Even during the lowest of lows, Peng never lost faith in her ability to heal. She soldiered through the rehab process once more and supported her teammates at training and competition. When asked what got her through this especially difficult time, Peng says, “I still wanted to enjoy the full college experience, so [the injury] didn’t hold me back from making friends outside of athletics and doing things outside of gymnastics. That helped me get through everything because it kept my spirits up because gymnastics was not available to me at the time. It was still great being a part of a team. I was just thankful to be in college and be in LA. There was still a lot I could do outside of gymnastics. I still need to be challenged in different ways. I definitely took advantage of having a full college experience and really focused on my music. I used to have little jam sessions in the dorms where my friends would bring different instruments and we would just play whatever. Since I wasn’t competing, I might as well do other things since training wasn’t as rigorous for me.”
By 2015, with her injuries healed, she returned to the competitive circuit, making her collegiate gymnastics debut. Because of her injuries, Peng’s NCAA eligibility was extended to six years, which enabled her to compete until 2018.
NCAA National Championships 2018
The 2017-2018 season was a magical one for the Bruins, culminating in a hard-earned and rightfully deserved national title. This season was especially important to Peng, as it was her final year competing for UCLA, before retirement. Peng couldn’t have envisioned a better way to end her competitive gymnastics career. That year, she earned five regular-season and two post-season perfect tens, took home the NCAA balance beam title, and helped UCLA win their seventh national title with perfect tens in bars and beam.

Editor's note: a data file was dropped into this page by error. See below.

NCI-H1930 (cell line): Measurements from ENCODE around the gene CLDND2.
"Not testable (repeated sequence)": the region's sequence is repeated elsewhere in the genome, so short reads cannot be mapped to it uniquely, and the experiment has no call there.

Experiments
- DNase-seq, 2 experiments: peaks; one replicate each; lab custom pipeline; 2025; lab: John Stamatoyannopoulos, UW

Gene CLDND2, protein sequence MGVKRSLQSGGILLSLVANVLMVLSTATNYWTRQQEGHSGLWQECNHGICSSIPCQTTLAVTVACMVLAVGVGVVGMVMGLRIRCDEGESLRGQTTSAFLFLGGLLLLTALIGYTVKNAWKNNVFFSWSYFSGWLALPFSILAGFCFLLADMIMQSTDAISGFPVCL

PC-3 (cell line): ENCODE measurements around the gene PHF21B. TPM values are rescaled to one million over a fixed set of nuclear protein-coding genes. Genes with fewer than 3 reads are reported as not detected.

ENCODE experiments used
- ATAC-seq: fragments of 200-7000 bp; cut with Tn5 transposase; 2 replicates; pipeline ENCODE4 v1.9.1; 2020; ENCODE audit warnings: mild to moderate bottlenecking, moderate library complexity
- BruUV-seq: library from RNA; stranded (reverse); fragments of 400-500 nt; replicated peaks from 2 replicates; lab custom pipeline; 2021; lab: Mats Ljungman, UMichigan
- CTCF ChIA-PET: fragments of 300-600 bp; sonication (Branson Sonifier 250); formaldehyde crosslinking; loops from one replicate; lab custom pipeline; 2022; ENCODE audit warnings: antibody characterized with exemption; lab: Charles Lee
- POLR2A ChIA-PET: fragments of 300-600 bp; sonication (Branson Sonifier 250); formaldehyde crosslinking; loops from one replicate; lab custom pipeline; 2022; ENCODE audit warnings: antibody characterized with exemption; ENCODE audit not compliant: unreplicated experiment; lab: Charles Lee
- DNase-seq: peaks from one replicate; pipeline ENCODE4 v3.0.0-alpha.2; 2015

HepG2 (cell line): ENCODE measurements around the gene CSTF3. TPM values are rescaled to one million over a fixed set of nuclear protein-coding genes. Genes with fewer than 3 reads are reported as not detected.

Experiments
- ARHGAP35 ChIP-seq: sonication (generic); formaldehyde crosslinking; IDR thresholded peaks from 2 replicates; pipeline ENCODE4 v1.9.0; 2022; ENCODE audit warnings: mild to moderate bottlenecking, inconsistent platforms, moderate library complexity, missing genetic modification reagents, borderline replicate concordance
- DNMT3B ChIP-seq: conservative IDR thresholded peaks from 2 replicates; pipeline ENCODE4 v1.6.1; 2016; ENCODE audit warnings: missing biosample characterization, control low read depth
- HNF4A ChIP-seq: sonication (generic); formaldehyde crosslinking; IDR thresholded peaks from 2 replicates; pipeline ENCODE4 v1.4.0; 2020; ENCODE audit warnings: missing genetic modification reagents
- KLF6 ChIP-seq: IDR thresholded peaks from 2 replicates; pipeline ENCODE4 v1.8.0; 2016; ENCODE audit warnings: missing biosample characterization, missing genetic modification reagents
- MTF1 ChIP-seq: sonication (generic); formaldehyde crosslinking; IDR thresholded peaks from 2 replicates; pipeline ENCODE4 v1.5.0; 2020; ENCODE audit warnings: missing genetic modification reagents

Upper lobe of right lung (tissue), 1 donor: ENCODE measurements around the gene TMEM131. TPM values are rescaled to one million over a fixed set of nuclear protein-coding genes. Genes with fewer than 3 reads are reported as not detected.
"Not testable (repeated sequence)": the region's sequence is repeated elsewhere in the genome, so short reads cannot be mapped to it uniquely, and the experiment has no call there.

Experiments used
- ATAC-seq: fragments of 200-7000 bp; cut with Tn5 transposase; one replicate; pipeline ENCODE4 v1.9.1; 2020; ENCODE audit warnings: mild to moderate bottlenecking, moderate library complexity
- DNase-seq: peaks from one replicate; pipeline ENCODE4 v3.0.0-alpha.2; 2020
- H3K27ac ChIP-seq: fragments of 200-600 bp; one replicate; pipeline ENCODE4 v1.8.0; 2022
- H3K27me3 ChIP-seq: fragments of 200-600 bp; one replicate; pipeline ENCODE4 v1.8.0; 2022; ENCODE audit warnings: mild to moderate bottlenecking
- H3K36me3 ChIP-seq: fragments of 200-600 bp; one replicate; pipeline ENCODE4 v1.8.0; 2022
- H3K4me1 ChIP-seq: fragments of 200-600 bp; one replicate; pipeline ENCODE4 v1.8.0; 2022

Peng looks back on Nationals 2018 with fondness, gratitude, and bewilderment. “UCLA was in fourth place going into the beam rotation. After Kyla [Ross’s] routine, we snuck up to third. I actually didn’t know we were third, though, going into my beam routine. I just thought we were fourth the whole time. I didn’t know we even had a chance at winning. In my mind, I thought we needed a 10.1 on beam to win, which was impossible. If you told me we had a chance at winning, I would have been more nervous. [My last beam routine] was more of a personal thing, as it was my last routine ever. Afterwards, I’d be retiring from gymnastics. I wanted to do a great routine, but I told myself that I was going to take my damn time, since I’d never have this opportunity again in my life. Nationals was the most nervous I had been out of the whole season, because I knew it was my last meet ever. When you’re doing something for the last time, you want to end on a good note. I couldn’t watch any of my teammates [during the beam rotation] because I was so nervous, so when it was my turn to go, I didn’t know how we were doing. I went to Miss Val and I told her, ‘I’m going to take my time because this is my last routine ever.’ That’s the kind of mindset I had going into my beam routine. I’m never going to have the opportunity again, so why not just enjoy it? I enjoyed every second I was up there. I was smiling, and I was very aware of my surroundings during my routine. I saw the University of Utah at the end of my routine, and they were actually cheering me on! As soon as I landed, I went right to my teammates and was so happy to be surrounded by them, sharing that last moment ever of my gymnastics career. When I got a 10, it was icing on the cake. At that point, I still didn’t know we had a chance of winning. My teammates and I were all crying because we did so well as a team. Then we heard a second wind of screaming in the arena, and I was like, ‘What is that?’ I looked up at the scoreboard and it took me a while to process. When I saw UCLA in front of Oklahoma, I was freaking out, thinking, ‘What just happened?’”